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    I have several UFO that started out as 'this should be quick" projects. Still have not learned....and still keep starting new projects with every intention of a completed end. When I re-did my sewing room it took almost a week but in my minds eye it was only suppose to be a few hours. Guess I need glasses for the mind's eye.

  10. #10
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    Isn't it amazing how the jobs that should be "quick and easy" never are???

  11. #11
    Super Member MaryMo's Avatar
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    I organized some of my stash .... and wouldn't you know it - I can't find a piece of fabric that I had set aside for a specific purpose. It will show up, but ......
    Congratulations to you for getting through all that organization! and to DH for helping!
    Make it a scrappy happy day!

  12. #12
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    These projects do take forever and then it's a little depressing because you rather be sewing. But you room will look so muchnicer when you are done.

  13. #13
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    Talking

    I bought some large flat Rubbermaid totes that kinda/sorta stack. Then I keep all the stuff for each project (read UFO here) together. But the people who cut all scraps into strips or squares right away so they are ready for next scrappy project just take my breath away. I'm going to use some garment (not 100% cotton) fabric and make place mats etc. "Note to self buy more totes for UFOs no, I mean projects).
    Cheryl Robinson
    http://www.silverneedlestitching.com
    APQS Millenium Longarm with Intelliquilter

  14. #14
    Super Member hopetoquilt's Avatar
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    Put the radio on. It will keep you moving. Use a large ruler to ruler fold fabric. It will miraculously reduce the "bulk" of the fabric. You can also put a "free offer" post on this site and offer it for pick up only. Lots of schools have quilt clubs for the kids and would love to get the fabric.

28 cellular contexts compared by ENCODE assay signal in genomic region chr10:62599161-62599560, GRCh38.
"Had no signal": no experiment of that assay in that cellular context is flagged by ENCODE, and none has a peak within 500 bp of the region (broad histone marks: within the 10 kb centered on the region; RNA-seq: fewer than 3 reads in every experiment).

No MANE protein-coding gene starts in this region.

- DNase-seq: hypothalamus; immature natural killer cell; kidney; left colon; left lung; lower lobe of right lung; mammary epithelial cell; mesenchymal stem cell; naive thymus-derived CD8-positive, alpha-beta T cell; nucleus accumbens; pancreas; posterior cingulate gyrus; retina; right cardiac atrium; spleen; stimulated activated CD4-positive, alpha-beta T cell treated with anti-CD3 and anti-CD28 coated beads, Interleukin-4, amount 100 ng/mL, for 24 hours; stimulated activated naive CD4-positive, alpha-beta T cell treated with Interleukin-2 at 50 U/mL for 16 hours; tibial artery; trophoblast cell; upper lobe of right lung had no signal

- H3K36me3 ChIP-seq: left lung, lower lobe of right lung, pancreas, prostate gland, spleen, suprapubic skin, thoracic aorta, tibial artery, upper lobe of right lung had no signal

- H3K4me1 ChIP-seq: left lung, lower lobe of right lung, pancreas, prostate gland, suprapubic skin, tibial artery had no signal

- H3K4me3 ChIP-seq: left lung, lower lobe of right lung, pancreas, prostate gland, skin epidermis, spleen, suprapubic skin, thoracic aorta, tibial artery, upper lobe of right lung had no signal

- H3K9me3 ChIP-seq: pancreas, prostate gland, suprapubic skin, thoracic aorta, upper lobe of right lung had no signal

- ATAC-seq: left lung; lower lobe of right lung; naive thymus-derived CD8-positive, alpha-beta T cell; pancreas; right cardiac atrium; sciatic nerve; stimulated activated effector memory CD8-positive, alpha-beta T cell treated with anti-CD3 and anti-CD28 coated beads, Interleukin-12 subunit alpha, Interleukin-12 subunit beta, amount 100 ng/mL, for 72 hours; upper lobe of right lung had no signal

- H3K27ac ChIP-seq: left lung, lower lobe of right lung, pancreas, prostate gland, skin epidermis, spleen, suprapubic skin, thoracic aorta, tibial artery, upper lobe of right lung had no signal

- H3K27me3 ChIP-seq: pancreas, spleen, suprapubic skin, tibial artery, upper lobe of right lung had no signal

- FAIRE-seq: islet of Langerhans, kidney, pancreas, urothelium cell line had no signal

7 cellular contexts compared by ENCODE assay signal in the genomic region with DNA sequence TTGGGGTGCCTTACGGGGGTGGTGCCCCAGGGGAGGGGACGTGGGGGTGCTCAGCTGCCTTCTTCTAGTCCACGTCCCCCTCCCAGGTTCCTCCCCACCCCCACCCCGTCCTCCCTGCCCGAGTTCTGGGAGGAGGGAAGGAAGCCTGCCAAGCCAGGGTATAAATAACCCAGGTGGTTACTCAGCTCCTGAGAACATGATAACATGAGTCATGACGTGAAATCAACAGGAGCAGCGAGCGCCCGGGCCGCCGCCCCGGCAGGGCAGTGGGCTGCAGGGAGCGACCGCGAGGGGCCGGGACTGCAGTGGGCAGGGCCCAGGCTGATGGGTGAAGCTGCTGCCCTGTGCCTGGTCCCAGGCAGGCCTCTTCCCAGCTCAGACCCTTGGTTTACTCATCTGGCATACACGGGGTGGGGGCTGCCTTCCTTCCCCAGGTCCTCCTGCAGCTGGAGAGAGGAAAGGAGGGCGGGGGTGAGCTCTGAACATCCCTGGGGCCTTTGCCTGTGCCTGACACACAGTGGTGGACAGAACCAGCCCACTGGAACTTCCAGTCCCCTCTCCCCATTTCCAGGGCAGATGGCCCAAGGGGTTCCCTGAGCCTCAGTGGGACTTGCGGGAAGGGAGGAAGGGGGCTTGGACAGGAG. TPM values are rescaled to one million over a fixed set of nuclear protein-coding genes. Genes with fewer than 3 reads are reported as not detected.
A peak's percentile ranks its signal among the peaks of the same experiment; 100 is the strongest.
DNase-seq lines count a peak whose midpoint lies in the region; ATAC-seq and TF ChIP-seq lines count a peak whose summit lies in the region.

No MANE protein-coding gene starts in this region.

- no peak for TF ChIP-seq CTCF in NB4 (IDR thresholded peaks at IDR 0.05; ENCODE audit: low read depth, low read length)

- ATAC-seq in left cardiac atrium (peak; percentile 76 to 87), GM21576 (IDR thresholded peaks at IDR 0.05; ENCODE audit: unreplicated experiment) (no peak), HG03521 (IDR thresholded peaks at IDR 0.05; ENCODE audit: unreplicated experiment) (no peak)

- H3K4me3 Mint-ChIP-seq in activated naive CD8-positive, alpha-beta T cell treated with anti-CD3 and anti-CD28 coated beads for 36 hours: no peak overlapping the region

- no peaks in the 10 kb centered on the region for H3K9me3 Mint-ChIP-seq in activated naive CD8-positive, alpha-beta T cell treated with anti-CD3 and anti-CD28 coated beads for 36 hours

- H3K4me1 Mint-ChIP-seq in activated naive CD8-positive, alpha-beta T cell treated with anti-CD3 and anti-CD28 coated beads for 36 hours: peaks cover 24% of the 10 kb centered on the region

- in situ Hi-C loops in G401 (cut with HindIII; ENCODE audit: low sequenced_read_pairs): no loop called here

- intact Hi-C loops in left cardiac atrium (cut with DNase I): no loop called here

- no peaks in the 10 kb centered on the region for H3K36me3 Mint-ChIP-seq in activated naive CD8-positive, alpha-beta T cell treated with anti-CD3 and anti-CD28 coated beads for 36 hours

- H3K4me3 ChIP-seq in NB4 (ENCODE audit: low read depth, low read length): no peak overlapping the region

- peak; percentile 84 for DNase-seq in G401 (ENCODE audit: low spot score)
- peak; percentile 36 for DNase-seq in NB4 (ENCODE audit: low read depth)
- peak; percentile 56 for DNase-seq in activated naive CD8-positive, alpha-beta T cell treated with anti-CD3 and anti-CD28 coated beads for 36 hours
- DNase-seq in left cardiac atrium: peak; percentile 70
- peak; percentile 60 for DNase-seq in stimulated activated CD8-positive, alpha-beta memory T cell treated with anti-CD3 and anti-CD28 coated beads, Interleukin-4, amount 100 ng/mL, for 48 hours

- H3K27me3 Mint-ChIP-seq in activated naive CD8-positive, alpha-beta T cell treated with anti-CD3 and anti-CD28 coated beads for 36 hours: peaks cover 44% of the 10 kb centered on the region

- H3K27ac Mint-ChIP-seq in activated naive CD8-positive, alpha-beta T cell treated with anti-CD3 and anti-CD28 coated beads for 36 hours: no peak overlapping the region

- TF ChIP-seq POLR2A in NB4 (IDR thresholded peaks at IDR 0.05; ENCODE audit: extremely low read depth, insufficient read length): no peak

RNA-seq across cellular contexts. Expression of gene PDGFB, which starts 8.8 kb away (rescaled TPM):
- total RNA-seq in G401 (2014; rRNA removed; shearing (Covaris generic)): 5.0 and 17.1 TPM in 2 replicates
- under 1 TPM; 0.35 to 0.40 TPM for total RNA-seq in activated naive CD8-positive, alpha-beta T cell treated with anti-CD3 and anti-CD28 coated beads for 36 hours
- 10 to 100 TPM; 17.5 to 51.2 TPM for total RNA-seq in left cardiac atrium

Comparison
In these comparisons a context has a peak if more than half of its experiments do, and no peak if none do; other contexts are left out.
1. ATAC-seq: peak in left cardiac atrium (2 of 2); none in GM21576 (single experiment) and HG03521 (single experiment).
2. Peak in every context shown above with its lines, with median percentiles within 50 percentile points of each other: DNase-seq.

15. #15
    Super Member leatheflea's Avatar
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    I feel your pain! I did the same thing earlier in the year. What I thought would take a day took a week to sort and get back to normal. Hang in there you'll love the results!

  16. #16
    Senior Member Termi's Avatar
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    I'm a newbie and have looked at block patterns and thought they would be so easy. Not!

  17. #17
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    Sounds like you are feeling a bit down, maybe like you are losing your mother again. Take a deep breath. Think about how Mom would want all this fabric to be used by someone. Do you have a local senior center or home where folks who can't afford to buy fabric might use it or at least fondle and love it? Relax and enjoy the time you are spending with your mother, who is undoubtedly beside you. Then let it go. I am sorry for your loss.
    Shirley in Arizona

  18. #18
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    Still cleaning my sewing room. There is a pile of junk in the hallway. Husby has been very patient. I'd rather do my projects!

  19. #19
    QM
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    Good luck!!! You do have a task ahead of you.

  20. #20
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    I was just sorting through some old fabric - from prequilting days and I found a cut out maternity top, never sewn. My son will be 27 next month, my first grandchild is due in August and the fabric is 100% cotton. I think I will stick a couple of squares in a baby quilt as a private joke. (in my defense - my son was seven weeks early!) Cleaning/sorting/restashing never takes "just a couple of hours" when there are memories involved, but I'm not sure that's such a bad thing.